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Last updated: May 20. 2014 10:58AM - 535 Views
Rep. Greg Stumbo Speaker of the House



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Memorial Day may be the unofficial kick-off to summer, but as we ready for the upcoming holiday weekend, it is important we never forget the real meaning of this hallowed day. It is a time when we, together as a nation, pause to mourn and remember those men and women who paid the ultimate price defending our freedom.


Memorial Day is nearing its 150th anniversary, and given that it came about in the wake of the Civil War, it seems appropriate that there is still some debate between the North and South about its exact origin.


Many claim it started in Mississippi when widows of Confederate soldiers decorated the nearby graves of Union soldiers, knowing the families of these men were grieving as well. Two dozen other towns in Georgia, Virginia, Illinois and Pennsylvania also cite themselves as the birthplace.


It wasn’t until 1966, however, that Congress settled the issue, at least officially, when it declared that Memorial Day first began in Waterloo, New York. Five years later, the holiday was designated to always be on the last Monday in May.


No matter where it began, the first large observance could not have been held in a more fitting place: Arlington National Cemetery, whose 150th anniversary was last week.


This cemetery is on land that once belonged to Confederate General Robert E. Lee and, earlier, the adopted son of President George Washington. Now, it is the final resting place for 400,000 brave men and women who put their country before themselves.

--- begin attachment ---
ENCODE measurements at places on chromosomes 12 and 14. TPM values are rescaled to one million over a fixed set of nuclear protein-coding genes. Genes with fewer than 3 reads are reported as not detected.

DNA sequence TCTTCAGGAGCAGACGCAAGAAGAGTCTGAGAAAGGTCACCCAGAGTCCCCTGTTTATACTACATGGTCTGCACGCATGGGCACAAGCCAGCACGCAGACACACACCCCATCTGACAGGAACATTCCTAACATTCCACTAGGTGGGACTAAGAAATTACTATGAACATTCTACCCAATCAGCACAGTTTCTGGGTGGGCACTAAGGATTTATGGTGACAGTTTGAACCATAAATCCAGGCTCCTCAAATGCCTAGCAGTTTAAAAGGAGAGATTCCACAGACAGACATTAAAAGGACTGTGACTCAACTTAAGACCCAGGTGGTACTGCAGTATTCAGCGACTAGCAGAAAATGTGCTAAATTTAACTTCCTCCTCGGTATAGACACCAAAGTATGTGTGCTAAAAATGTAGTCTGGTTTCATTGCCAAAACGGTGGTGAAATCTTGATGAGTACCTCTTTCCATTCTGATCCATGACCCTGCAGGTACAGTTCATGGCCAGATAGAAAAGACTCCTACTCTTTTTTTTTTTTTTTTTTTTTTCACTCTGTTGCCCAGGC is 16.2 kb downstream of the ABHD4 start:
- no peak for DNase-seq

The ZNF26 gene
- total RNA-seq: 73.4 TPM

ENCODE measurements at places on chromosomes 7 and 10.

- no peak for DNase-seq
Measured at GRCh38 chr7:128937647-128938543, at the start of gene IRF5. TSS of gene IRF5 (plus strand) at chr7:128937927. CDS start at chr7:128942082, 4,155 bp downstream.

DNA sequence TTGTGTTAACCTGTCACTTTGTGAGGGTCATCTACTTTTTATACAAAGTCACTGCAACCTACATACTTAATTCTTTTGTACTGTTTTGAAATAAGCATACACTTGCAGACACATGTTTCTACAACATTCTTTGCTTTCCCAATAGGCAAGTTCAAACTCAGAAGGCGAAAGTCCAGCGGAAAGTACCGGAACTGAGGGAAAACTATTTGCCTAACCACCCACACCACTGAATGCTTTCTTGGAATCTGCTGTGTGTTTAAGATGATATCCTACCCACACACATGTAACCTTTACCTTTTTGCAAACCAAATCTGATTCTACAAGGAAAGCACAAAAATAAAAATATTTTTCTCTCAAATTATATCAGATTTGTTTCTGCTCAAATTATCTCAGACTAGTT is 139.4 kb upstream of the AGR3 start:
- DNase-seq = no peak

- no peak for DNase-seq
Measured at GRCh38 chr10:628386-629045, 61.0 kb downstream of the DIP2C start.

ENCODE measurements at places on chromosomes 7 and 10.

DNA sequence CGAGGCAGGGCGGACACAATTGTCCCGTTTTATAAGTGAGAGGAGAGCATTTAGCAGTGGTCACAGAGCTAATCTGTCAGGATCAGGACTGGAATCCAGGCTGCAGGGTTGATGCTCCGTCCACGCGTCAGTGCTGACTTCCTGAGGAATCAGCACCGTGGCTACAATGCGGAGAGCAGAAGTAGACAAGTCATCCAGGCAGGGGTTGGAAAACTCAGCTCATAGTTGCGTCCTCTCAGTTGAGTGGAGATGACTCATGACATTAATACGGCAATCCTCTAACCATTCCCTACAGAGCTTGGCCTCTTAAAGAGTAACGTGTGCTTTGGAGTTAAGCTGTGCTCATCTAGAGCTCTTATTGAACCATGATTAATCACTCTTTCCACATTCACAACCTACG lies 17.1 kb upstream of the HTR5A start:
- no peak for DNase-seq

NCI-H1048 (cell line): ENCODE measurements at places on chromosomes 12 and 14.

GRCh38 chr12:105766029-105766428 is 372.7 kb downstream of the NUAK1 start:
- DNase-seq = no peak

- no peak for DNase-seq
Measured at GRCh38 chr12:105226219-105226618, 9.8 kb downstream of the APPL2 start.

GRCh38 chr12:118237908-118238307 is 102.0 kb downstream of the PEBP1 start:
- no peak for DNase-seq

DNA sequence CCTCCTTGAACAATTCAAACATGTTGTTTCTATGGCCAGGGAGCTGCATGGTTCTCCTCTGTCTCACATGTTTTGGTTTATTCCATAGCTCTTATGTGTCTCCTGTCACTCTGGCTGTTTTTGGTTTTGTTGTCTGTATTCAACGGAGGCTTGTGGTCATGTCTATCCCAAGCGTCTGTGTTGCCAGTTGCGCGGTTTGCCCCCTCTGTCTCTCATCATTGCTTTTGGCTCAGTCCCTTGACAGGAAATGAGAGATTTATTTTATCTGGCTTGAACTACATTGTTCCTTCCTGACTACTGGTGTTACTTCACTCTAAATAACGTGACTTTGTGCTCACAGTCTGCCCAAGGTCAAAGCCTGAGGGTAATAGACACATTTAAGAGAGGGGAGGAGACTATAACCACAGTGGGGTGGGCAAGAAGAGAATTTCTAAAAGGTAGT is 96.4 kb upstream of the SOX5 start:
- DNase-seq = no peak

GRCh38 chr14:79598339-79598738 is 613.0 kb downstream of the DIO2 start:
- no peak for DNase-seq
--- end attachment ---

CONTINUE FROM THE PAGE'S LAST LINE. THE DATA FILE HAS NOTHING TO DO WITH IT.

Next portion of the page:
Altogether, more than 42 million people have served our country in the Armed Forces, of which 1.3 million paid the ultimate sacrifice. Nearly half of those casualties were in the Civil War, or more than the United States lost overall during World War I, World War II, Korea and Vietnam.


Kentuckians have a long history of going above and beyond to answer the call of duty. Our state, for example, saw more soldiers die than every other state combined during the War of 1812.


Kentucky is now home to 339,000 veterans. Those in their sixties compose the biggest age group, and there are a little more than 17,000 who are 85 or older, according to the latest survey. We also, of course, have a large group of men and women serving at Fort Campbell, Fort Knox and in the National Guard and the Reserves, and they have played outsized roles in Iraq and Afghanistan as well as federal base realignments here at home.


If you are a veteran or are still in the Armed Forces, I want to take this opportunity to thank you for all that you have done and continue to do. Your contributions have preserved the values on which our country was built, and that will never be forgotten.


As we commemorate Memorial Day this weekend with parades and ceremonies, I encourage everyone to take part if at all possible. If you cannot, I hope you will take at least a moment on Monday to think about those who gave all they had on our behalf.


Events like these are important because, as President Calvin Coolidge once said, “The nation which forgets its defenders will itself be forgotten.”


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